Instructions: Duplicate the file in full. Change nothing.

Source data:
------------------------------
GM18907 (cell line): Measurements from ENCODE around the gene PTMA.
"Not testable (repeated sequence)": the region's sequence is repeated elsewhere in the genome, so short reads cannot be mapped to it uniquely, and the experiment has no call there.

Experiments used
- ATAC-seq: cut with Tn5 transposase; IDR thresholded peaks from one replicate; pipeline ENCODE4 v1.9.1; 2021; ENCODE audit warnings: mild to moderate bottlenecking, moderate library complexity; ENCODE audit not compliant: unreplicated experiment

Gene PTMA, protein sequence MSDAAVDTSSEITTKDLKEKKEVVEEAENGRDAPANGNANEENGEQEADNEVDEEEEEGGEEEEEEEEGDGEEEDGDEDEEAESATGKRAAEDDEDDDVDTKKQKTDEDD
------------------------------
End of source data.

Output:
GM18907 (cell line): Measurements from ENCODE around the gene PTMA.
"Not testable (repeated sequence)": the region's sequence is repeated elsewhere in the genome, so short reads cannot be mapped to it uniquely, and the experiment has no call there.

Experiments used
- ATAC-seq: cut with Tn5 transposase; IDR thresholded peaks from one replicate; pipeline ENCODE4 v1.9.1; 2021; ENCODE audit warnings: mild to moderate bottlenecking, moderate library complexity; ENCODE audit not compliant: unreplicated experiment

Gene PTMA, protein sequence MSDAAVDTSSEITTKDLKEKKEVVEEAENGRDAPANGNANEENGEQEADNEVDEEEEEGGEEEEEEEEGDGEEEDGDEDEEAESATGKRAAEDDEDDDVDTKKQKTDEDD